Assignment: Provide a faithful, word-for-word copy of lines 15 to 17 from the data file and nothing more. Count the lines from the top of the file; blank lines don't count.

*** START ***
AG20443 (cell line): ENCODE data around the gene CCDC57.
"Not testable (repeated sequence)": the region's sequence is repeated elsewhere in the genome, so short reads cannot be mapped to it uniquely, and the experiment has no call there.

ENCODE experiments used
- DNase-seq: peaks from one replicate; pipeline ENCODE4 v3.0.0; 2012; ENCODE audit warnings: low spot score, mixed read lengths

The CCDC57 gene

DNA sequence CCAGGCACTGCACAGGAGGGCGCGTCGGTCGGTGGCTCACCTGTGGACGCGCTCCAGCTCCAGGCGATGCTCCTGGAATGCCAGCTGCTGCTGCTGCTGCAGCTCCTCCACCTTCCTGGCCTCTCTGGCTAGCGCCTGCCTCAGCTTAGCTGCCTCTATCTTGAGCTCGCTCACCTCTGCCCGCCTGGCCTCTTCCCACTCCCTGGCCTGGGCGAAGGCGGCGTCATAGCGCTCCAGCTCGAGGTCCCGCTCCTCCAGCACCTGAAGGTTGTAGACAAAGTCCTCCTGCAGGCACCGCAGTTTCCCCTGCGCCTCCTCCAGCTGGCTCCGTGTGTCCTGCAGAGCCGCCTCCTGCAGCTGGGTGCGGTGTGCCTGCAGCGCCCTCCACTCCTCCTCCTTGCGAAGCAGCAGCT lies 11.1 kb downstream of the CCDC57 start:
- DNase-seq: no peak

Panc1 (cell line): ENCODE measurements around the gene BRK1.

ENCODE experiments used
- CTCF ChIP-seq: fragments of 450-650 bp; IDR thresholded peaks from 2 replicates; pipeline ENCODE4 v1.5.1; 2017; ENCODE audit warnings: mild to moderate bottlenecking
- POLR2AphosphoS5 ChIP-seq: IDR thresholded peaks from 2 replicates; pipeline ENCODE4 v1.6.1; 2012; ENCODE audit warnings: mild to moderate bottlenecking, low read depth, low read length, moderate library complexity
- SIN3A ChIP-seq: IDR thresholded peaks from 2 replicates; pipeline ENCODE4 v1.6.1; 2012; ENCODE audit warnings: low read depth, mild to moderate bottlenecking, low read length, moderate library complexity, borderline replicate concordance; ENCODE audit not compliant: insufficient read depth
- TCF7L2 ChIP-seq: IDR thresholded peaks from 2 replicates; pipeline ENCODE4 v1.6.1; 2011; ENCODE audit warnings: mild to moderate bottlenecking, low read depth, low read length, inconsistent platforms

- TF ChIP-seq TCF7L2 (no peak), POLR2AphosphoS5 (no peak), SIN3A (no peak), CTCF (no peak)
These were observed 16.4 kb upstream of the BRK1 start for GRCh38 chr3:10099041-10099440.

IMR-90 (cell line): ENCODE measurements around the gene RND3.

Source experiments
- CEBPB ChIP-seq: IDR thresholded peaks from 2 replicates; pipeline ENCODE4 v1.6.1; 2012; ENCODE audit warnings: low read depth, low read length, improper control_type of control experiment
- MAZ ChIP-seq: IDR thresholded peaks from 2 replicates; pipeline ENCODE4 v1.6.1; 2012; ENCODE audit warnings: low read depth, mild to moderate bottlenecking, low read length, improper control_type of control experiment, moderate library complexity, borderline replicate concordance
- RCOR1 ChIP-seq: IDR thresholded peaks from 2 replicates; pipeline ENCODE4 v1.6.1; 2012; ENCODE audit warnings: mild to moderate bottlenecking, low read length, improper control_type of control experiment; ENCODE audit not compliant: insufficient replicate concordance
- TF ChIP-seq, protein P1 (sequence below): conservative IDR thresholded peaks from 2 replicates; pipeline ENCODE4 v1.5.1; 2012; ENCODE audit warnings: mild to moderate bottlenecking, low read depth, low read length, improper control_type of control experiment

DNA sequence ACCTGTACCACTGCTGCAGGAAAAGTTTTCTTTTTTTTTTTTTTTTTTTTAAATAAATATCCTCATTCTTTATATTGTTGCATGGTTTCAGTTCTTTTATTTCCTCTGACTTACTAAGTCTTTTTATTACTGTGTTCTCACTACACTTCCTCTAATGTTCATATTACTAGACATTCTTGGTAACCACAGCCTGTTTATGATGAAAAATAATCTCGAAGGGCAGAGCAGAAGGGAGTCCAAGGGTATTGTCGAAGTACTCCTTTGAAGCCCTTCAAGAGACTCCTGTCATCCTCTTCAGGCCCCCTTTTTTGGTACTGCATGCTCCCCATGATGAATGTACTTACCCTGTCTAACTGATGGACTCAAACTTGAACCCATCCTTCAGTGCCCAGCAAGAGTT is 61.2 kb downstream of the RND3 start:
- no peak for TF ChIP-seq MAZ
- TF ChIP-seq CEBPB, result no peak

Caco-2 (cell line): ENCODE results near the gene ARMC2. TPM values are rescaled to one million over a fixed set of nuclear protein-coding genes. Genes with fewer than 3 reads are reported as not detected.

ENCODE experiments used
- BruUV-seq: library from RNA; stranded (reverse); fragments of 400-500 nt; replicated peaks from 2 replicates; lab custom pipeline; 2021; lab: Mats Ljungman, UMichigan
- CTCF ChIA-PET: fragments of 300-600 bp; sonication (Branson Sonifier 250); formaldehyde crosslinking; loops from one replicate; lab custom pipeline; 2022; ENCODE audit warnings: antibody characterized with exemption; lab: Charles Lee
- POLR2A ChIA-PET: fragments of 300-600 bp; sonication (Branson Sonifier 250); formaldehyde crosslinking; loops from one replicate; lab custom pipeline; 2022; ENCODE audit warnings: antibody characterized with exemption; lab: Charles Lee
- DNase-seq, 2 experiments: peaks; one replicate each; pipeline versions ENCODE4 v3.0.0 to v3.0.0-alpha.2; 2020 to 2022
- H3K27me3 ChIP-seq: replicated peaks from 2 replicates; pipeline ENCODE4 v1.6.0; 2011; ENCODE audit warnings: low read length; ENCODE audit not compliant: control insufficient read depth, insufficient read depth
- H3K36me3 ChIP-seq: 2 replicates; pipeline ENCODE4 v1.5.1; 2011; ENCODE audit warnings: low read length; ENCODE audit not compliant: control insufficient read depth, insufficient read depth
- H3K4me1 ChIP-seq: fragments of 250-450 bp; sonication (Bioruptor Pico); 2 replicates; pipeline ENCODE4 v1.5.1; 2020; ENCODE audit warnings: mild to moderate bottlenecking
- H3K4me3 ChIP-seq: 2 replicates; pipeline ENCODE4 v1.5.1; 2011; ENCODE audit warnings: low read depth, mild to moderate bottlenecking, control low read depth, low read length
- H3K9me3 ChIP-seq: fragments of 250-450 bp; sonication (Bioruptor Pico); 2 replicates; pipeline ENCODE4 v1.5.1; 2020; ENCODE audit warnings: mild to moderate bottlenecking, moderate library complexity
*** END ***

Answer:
These were observed 16.4 kb upstream of the BRK1 start for GRCh38 chr3:10099041-10099440.

IMR-90 (cell line): ENCODE measurements around the gene RND3.

Source experiments